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Just finished catching up to the raw. It's good, I really enjoyed it! Here are some no-spoiler reasons why:

  1. The MC's skillset is quite unique. Raid/Nicole was the wire-using Assassin character in the hero party. He kind of stood out from the rest, and has a complex about it. It makes him kind of stand out among the billion isekai MCs who all use the same mix of swords and magic. A lot more stealth and espionage. He's overpowered, but at the same time there are a lot of enemies he can't take head-on. He admits he specializes in killing people, and isn't very good at killing monsters.
  2. Related to this, the fact that he/she keeps his reincarnated identity a secret gives an interesting bit of drama. Rather than the normal run around showing off how cheat he is, we get a lot more drama focusing on him running around behind the scenes, trying to take care of stuff with limited resources while simultaneously keeping his identity a secret.
  3. Without spoiling anything, when they finally reveal the big villain, I found him very interesting. There's a lot of potential for things to get very crazy in the context of this story.
  4. The author uses the same world as his other stories (like Hakai Me no Yuuri), and even namedrops some of the characters from them. Neat if you've read them before.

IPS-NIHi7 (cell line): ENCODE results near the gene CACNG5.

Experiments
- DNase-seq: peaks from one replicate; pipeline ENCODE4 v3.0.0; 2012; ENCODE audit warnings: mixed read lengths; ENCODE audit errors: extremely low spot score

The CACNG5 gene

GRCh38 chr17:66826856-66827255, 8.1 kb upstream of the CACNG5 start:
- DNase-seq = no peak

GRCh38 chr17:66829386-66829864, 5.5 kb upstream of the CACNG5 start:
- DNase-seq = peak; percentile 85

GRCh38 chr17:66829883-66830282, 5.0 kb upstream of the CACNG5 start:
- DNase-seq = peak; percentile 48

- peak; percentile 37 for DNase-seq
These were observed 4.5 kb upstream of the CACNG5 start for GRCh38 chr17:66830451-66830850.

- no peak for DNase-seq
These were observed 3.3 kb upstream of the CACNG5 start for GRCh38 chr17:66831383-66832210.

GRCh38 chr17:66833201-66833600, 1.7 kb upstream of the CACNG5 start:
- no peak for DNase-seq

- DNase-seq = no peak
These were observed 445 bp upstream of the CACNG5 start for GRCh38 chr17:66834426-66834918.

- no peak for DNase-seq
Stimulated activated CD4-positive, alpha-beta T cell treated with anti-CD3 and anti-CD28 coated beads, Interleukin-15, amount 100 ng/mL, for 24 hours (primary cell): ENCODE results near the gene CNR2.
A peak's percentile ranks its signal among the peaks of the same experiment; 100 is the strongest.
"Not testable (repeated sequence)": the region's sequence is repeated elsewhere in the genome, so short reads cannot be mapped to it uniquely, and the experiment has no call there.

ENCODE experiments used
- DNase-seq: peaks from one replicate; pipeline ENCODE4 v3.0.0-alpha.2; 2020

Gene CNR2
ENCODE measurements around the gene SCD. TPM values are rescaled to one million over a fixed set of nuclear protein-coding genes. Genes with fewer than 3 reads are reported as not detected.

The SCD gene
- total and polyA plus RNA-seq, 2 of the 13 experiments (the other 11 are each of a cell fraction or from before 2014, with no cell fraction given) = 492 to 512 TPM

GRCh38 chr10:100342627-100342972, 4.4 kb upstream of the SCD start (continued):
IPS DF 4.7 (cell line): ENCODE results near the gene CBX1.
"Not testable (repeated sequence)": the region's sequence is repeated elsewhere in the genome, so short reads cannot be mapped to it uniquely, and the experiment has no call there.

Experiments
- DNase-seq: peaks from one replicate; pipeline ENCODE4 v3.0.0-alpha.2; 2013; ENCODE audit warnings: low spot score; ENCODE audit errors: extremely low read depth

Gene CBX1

I'm looking forward to reading more of it. Hopefully it gets a reliable translator so everyone else can enjoy it too.
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Bakanogami rated it
Ascendance of a Bookworm
April 30, 2017
Status: c677

I just finished reading the raws, and it's a shame the translation isn't further along. I've never been sucked into a WN as much as I have this one. Many, many tears were shed. I can't get up the urge to start a new novel when I could instead reread Bookworm for a third time in a row.

The MC is a bit self centered and aggravating in the first part of the series, the part that's been translated, but the author has said that it's intentional. Maine learning to balance her own desires with more important things is a big part of the series.

While I love every bit of Bookworm, the first part (there are 5) is probably the least representative of the series as a whole. This story goes places you would not expect.

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Bakanogami rated it
I Was a Sword When I Reincarnated (WN)
May 15, 2018
Status: c475
I was a Sword when I reincarnated (aka TenKen or Sword Dad) is one of those series I always find myself coming back to. Some other series might have more drama or unique twists, but it's just a good, honest romp through a generic fantasy world, having adventures and fights along the way.

If you're reading it for the first time, don't be tricked by the first arc where the MC (who is a sword, obviously) goes around killing monsters by himself by flying around through the air. The series only... more>> really gets onto the rails it'll stay on once the MC meets Fran, a wee quiet catgirl who he frees from slavery, and who becomes his wielder.